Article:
This does not mean that one cannot keep bees in a relaitvely chemical free way with tradfitional hive types. However costs are greater, there are space/storage issues and more lifting weight implcations with traditional hives There are also further in depth considerations in hive type and management
We are extremely fortunate to have top scientist Dr David Heaf , the guest speaker at the inaugural Natural BeeKeeping Conference 2011 to be visiting Greystoke again on Good Friday 2012. As a scientist that has come from the Conventional Beekeeping beginnings , he present his case for the top bar natural beekeeping lobby and will share his time served wisdom to help people consider the arguments for this approach. In addition he will introduce Skep Beekeeping for those interested in making a Skep the following day.
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Bee-friendly Natural Beekeeping and Skep Beekeeping - Dr David Heaf
- A single day course (or extension) for those interested in learning more about this alternative approach. Having had the informed grounding of a BBKA type course some might welcome the opportunity to learn about this Bee Friendly approach that is becoming more and more popular. Bee friendly beekeeping places the accent on keeping bees for just that reason and less on the need for Honey extraction from the hive. However if you read the below article called Why a Warre you will see that Warre Hives do not necessarily compromise honey production at all . Top BarWarre Hives do emulate the spaces that wild bee colonies often select and are favoured in this approach.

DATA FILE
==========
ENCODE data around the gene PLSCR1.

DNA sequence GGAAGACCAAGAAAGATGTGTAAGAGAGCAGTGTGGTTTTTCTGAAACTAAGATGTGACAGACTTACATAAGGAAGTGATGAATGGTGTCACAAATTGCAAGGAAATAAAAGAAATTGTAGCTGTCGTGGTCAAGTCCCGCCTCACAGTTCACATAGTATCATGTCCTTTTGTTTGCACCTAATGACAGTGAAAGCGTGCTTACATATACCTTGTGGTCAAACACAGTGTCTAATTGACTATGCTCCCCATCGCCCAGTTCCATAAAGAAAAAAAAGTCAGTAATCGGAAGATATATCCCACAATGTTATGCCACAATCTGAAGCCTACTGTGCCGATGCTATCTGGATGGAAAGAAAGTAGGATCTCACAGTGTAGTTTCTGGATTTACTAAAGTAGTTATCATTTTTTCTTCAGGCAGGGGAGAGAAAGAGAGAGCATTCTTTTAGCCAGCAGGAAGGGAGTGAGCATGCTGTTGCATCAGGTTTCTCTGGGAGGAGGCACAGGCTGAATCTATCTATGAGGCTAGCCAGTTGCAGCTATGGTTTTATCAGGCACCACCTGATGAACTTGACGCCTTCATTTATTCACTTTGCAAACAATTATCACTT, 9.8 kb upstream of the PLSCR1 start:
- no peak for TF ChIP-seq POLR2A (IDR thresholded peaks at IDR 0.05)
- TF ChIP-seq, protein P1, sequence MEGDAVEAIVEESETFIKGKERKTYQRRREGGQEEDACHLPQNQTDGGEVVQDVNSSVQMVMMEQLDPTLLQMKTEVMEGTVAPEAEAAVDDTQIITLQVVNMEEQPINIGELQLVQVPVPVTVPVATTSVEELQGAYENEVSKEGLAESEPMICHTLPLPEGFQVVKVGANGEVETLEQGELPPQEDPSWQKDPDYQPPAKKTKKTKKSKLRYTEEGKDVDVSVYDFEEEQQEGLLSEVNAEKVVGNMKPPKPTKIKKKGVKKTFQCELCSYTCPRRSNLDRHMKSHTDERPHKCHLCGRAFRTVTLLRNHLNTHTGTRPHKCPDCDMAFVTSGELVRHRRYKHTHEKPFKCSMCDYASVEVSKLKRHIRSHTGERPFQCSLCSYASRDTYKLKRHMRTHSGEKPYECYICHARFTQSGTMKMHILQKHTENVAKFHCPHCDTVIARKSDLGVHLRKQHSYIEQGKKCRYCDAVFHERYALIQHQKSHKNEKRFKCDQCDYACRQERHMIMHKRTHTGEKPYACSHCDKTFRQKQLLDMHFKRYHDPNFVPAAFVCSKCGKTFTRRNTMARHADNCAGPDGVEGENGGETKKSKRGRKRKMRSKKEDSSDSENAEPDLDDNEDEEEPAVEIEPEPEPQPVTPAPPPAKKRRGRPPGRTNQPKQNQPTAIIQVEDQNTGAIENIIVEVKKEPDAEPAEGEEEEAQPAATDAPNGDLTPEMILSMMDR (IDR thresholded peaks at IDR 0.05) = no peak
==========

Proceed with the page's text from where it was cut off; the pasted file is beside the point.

Course Cost including 2 course lunch and all refreshments Single day £105 (or £80 when booked as a 3rd extension day to a weekend course OR alongside a SKEP making day)
The Warré top bar Hive the is one of the oldest and simplest types of beehive box, they provide a simple, effective and maneagable way of keeping bees for an individual
Bee Friendly Beekeeping
Warré Hives are available online
if you' d rather buy, for example
provide hives ready built or in kit form using
local English Cedar Its a good start on the road to being sustainable and they are simple to use
There will be some other start up costs as well
You will need a hat, a veil , some gloves and an old white shirt plus the blessing of those you live with .
In addition some suitably bee friendly flowering
plants in your neighbourhood.
Often Urban areas can be more suitable
thanks to our nations love of gardening- sometimes the rural landscape is bland, intensively farmed and very un bee friendly .
The course will examine its construction, populating it with bees and managing it throughout the year.
Beekeeper intervention will cover feeding, harvesting honey, wintering, swarming, Varroa, and the options for raising additional colonies and queens.
Beekeeping has social, economic and environmental implications: we shall keep these sustainability themes in mind throughout the course.
This day will now include an
Skep Beekeeping aswell - Skep Beekeeping is possibly the most Bee Friendly form of Beekeeping
These days will include examination of hives
on site / weather and bees permitting
'Introduction to Honey bees and their care encompassing the Biodynamic Perspective -
The Marvel of Colony Life' with Heidi Herrmann, a co founder of the naturalbeekeepingtrust.org ......